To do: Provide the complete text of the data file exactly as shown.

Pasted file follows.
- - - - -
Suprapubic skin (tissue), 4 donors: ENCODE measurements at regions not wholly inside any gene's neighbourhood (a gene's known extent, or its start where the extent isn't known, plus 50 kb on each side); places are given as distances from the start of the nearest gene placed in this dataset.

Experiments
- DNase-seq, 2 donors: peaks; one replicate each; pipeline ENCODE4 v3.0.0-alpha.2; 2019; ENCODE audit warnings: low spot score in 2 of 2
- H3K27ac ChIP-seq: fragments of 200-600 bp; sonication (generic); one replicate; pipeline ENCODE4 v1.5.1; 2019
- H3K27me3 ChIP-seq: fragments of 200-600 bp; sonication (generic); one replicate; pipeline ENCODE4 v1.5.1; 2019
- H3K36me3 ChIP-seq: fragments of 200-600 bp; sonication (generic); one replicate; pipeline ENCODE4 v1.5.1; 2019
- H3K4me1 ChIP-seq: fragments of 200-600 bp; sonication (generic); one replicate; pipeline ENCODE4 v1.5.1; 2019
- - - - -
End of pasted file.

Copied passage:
Suprapubic skin (tissue), 4 donors: ENCODE measurements at regions not wholly inside any gene's neighbourhood (a gene's known extent, or its start where the extent isn't known, plus 50 kb on each side); places are given as distances from the start of the nearest gene placed in this dataset.

Experiments
- DNase-seq, 2 donors: peaks; one replicate each; pipeline ENCODE4 v3.0.0-alpha.2; 2019; ENCODE audit warnings: low spot score in 2 of 2
- H3K27ac ChIP-seq: fragments of 200-600 bp; sonication (generic); one replicate; pipeline ENCODE4 v1.5.1; 2019
- H3K27me3 ChIP-seq: fragments of 200-600 bp; sonication (generic); one replicate; pipeline ENCODE4 v1.5.1; 2019
- H3K36me3 ChIP-seq: fragments of 200-600 bp; sonication (generic); one replicate; pipeline ENCODE4 v1.5.1; 2019
- H3K4me1 ChIP-seq: fragments of 200-600 bp; sonication (generic); one replicate; pipeline ENCODE4 v1.5.1; 2019